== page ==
Stocks surged yesterday. Gold sold off. And more “green shoots” appeared in the form of better than expected consumer confidence figures. Crisis Strategy Alert editor James Dale Davidson reckons the “green shoots” of recovery proposition are overbought. He also reckons gold is still the asset of choice to hold as the great deleveraging continues.
James emailed Notes with his thoughts on gold and stocks yesterday. We think he’s bang on the money with his forecast.
I had expected a sucker’s rally into May. In the last two epic credit cycle deleveraging events – in 1873 and 1929 – both experienced a reflex rally after the autumn crash that lasted through the 20th month after the peak, which is to say, through May. If you check the calendar, we could be following the same pattern.
The question, of course, is whether we continue to follow past patterns, or whether the massive intervention (quantitative easing) orchestrated by the US and British governments will break the pattern.
Here I assume that if the intervention proves successful it will trigger a lot of inflation in a hurry. Once ignited, it would seem likely to stay with us (rather than merely push gold to a spike only to then peter out to the $700 region). On the other hand, if the intervention proves futile, as I expect, this should be equally or more bullish for gold, which has always rallied in real terms in post-bubble contractions.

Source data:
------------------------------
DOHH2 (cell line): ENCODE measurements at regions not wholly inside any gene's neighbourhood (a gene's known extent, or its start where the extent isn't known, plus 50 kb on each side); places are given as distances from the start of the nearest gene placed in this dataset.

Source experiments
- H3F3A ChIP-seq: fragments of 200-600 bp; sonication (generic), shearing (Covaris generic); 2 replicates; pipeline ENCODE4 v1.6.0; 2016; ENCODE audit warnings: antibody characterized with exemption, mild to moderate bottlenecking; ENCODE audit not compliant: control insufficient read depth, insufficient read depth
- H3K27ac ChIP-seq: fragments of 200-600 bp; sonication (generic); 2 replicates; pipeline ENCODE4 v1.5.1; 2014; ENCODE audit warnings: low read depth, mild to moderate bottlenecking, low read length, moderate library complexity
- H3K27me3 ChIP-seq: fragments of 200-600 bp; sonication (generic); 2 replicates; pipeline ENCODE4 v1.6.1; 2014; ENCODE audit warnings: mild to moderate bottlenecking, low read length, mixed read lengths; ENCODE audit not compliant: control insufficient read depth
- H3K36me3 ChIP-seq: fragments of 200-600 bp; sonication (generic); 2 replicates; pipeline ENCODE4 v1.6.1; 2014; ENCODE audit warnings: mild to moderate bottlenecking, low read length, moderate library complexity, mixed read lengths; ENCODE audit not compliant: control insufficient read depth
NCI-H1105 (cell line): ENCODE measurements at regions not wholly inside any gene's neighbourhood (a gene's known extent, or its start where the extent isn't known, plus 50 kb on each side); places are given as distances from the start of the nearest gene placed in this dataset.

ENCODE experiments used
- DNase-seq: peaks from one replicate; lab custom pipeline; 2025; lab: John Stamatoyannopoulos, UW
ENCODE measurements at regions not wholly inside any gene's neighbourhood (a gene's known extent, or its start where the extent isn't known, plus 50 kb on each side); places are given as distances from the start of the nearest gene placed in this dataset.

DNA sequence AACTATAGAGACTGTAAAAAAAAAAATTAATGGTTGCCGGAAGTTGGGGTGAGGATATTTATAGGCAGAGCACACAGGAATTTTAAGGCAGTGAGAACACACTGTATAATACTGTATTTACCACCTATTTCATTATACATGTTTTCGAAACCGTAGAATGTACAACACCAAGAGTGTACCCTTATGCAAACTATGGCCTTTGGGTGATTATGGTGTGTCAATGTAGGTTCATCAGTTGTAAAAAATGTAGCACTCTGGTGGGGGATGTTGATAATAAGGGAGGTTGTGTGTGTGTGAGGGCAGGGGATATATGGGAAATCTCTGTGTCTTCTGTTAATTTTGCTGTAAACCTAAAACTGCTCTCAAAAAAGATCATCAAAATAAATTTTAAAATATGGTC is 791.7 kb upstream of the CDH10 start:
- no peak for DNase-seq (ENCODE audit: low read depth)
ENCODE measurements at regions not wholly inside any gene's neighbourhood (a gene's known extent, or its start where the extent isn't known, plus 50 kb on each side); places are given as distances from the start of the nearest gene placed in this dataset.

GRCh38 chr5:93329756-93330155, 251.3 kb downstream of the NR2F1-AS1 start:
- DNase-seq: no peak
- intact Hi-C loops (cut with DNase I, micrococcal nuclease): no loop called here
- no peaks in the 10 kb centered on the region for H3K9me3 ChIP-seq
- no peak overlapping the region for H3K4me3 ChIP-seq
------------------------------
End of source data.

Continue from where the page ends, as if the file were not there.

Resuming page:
My guess is that we’re pretty close to seeing whether “this time is different.” Both silver and gold are overbought, and I think they are likely to correct over the next few weeks. I also suspect that the stock market in general is going to disappoint as well. All the CNBC types who are now pounding the drums over the green shoots are soon going to be back on their hands and knees with magnifying glasses.
If the pattern holds, after a near-term pullback in stocks and metals, stocks will head south for a long dormant period, and gold and gold stocks will experience epic rallies that will last longer than Gordon Brown’s government and Obama’s popularity.
I see the market here as behaving as if it were motivated to cause the maximum possible losses for both bulls and bears. It rotates from convincing investors that their world is unraveling to reassuring them that nothing has changed. Then it turns around and saws the legs off of everyone who takes its most recent lesson to heart. You can’t safely hold long or stay short.
History may be ultimately unknowable. But research convinces me that a pattern recurs in post-bubble contractions. Time and again, gold has been the asset of choice. I can only project that it will be more so than ever this time, as history’s greatest deleveraging unfolds.